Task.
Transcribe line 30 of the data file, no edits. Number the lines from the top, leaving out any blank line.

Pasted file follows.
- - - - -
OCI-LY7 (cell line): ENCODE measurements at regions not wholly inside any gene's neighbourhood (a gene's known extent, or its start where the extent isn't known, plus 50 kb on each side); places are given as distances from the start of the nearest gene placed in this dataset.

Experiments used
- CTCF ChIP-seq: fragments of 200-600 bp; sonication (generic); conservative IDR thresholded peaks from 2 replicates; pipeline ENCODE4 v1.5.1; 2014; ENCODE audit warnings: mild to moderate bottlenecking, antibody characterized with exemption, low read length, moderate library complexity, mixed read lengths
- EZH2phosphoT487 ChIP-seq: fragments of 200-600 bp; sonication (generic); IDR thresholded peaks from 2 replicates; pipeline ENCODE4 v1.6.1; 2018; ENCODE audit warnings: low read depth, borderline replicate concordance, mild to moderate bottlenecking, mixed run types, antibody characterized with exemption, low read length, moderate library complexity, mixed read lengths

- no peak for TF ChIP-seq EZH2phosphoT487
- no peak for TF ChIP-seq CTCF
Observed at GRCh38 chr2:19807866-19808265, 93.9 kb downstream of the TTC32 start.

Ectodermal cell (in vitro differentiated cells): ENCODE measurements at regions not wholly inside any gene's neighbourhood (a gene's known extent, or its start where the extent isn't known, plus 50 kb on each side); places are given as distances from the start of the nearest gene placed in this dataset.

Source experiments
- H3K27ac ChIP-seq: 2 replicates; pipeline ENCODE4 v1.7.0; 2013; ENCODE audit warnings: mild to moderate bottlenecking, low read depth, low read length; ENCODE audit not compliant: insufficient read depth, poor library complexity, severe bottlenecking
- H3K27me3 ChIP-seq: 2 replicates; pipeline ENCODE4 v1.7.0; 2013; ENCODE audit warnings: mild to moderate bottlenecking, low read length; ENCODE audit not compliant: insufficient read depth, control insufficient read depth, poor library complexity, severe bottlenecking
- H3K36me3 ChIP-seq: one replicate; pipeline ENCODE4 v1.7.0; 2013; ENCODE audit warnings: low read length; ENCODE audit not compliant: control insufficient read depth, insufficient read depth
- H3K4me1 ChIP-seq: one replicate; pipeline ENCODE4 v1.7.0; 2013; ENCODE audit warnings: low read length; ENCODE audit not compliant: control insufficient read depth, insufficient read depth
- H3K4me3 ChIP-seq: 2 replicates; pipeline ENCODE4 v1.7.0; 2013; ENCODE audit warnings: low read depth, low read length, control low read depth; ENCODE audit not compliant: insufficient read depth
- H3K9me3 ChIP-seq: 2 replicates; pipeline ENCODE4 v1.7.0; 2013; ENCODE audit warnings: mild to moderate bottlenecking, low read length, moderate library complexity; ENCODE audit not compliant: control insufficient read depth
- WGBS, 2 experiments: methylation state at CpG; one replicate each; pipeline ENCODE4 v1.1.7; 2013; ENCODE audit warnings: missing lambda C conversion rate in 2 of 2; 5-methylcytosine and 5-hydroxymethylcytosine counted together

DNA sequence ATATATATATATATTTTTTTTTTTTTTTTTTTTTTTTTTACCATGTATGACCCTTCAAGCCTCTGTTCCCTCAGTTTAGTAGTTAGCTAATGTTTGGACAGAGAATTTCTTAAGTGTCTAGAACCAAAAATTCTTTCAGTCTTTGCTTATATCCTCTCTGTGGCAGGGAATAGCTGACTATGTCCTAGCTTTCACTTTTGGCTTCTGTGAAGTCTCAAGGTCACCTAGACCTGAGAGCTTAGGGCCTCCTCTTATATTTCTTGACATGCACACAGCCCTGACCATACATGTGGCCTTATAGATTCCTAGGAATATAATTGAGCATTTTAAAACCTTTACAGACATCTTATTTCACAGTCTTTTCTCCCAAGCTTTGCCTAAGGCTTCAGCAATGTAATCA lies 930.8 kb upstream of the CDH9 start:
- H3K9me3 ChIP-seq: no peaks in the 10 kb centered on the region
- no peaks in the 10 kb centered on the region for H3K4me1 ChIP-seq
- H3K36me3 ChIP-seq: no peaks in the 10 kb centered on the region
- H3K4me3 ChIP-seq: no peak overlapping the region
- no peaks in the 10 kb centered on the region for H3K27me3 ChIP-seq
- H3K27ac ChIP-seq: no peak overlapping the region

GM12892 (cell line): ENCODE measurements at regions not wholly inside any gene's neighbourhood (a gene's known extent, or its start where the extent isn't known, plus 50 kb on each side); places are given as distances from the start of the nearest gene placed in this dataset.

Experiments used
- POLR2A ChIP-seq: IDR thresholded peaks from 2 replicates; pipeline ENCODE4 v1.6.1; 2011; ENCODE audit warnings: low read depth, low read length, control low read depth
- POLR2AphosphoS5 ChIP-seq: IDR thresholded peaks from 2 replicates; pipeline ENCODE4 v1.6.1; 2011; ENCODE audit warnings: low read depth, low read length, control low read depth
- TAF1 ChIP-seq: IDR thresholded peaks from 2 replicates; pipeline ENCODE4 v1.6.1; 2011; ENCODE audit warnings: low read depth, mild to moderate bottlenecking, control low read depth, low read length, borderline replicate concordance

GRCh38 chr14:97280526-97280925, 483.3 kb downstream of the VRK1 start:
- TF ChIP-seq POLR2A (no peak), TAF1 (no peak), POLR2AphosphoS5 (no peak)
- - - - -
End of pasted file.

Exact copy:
- TF ChIP-seq POLR2A (no peak), TAF1 (no peak), POLR2AphosphoS5 (no peak)